Pakistani premier says supporters won elections
Prime Minister Mohammed Khan Junejo said yesterday that supporters of his Pakistan Muslim League had won a majority of Monday's local elections, which the opposition said were rigged. Mr. Junejo said, however, that results would be clearer when candidates were elected to rural district and village councils, and urban municipal bodies selected their chairmen.
9 opposition leaders freed in Bangladesh
Bangladesh freed nine opposition leaders Monday and Tuesday following a peace overture by President Hussain Muhammad Ershad aimed at ending the country's political crisis. Most had been arrested after General Ershad ordered a crackdown last month on dissidents demanding his resignation.
Two terrorists suspected in fatal Korean jet crash
A South Korean airliner carrying more than 100 people was probably blown up by a bomb, and two suspected Japanese terrorists who swallowed poison pills yesterday may have planted it, a Japanese official said. The two got off the flight in Abu Dhabi Sunday, hours before the plane disappeared. During subsequent interrogation in Bahrain they took suicide capsules hidden in their cigarettes. One died, the other was reported in serious condition.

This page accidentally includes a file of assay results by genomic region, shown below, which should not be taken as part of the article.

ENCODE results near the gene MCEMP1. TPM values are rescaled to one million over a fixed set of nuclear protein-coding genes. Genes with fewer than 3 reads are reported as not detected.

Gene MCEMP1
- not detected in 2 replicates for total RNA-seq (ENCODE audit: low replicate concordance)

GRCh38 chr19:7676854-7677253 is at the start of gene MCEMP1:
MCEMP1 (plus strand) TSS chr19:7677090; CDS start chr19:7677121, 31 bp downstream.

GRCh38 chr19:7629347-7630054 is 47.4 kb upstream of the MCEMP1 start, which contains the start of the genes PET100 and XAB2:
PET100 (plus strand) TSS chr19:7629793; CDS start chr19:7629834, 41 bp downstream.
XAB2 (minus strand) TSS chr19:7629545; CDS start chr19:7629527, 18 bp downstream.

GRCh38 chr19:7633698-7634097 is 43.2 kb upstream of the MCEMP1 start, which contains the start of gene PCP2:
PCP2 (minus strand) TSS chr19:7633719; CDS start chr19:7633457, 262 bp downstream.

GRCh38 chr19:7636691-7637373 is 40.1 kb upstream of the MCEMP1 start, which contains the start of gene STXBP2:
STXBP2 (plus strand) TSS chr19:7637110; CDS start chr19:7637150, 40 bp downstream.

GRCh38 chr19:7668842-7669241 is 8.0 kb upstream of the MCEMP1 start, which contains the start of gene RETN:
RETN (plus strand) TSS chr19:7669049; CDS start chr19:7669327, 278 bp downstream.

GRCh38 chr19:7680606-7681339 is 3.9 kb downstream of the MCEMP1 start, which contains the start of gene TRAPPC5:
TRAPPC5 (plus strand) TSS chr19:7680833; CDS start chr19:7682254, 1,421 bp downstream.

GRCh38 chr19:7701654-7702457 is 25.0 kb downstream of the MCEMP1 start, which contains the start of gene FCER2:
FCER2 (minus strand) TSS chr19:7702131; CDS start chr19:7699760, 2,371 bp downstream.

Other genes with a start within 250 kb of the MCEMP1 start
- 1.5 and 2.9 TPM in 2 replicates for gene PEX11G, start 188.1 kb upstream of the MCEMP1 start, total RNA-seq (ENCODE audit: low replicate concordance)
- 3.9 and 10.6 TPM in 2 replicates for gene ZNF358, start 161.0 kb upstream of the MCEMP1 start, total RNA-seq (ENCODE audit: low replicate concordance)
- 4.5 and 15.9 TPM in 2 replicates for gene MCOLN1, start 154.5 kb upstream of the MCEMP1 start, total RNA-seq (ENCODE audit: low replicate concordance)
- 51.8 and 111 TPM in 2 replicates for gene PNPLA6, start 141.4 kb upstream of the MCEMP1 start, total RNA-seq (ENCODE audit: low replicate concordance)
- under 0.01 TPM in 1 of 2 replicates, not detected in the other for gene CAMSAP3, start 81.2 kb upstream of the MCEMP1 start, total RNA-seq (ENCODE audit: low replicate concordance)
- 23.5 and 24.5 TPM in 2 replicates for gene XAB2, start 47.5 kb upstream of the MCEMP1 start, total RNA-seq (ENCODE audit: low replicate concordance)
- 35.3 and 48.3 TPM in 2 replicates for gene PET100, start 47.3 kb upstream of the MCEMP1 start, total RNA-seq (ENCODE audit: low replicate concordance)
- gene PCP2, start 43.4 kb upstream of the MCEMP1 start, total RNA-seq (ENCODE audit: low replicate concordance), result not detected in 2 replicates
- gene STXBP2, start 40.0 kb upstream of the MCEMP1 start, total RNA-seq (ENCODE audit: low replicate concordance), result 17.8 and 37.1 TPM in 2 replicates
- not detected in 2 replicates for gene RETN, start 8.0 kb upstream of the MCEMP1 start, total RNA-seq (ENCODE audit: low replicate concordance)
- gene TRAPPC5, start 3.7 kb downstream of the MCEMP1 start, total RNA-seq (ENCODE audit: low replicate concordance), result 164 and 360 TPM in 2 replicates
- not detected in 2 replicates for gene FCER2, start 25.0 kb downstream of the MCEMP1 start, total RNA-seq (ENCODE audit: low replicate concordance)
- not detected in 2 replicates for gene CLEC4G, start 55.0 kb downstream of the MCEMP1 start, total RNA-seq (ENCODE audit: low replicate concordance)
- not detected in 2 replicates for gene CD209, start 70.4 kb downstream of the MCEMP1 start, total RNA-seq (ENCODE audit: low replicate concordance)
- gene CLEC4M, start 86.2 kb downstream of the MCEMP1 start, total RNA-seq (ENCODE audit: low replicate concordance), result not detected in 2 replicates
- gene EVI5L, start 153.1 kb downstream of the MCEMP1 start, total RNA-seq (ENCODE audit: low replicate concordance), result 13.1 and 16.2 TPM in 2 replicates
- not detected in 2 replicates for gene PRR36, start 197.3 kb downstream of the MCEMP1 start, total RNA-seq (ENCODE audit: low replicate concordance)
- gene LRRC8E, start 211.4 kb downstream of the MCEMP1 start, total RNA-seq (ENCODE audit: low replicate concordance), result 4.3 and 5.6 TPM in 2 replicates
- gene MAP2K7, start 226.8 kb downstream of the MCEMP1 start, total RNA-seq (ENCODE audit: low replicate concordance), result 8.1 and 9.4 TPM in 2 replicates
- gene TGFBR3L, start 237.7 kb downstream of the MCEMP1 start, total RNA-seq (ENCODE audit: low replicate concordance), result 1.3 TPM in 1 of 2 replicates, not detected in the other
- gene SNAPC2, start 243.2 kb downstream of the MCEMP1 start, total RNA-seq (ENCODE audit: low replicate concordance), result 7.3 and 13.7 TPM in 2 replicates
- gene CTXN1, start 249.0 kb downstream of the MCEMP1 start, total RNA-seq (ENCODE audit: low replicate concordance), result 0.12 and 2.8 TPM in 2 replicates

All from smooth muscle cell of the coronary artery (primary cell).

Bank intervention stems US stock market decline
Intervention by several central banks temporarily stanched the dollar's slide yesterday, and the stock market partly recovered, pushing the Dow Jones industrial average up 22.22 points to 1,855.77 by midafternoon. (Dollar falls against yen, Page 9.)
Economic indicators slipped 0.2 in October
Record stock market losses during October pushed the government's key index of leading indicators down a surprisingly slight 0.2 percent during October, the Commerce Department said yesterday. Analysts said that removing the effect of falling share prices, which lost an estimated 12 percent of their value in October, meant that the overall index rose from September, when it was unchanged.
Air Force begins burning chemically polluted soil